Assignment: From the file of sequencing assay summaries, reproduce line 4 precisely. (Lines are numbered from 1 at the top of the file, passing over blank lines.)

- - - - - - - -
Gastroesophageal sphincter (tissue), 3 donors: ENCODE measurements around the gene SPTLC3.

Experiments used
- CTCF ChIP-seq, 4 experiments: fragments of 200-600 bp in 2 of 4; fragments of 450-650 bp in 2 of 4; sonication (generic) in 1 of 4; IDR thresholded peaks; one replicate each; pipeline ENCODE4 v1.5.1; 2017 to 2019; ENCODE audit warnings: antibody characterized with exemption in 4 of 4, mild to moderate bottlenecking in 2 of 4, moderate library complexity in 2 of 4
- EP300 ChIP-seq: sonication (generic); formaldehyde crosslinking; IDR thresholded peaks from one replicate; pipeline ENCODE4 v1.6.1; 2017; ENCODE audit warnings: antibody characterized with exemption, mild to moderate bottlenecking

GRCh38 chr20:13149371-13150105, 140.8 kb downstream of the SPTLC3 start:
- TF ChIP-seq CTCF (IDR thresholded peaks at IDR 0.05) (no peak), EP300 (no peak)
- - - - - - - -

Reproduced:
- EP300 ChIP-seq: sonication (generic); formaldehyde crosslinking; IDR thresholded peaks from one replicate; pipeline ENCODE4 v1.6.1; 2017; ENCODE audit warnings: antibody characterized with exemption, mild to moderate bottlenecking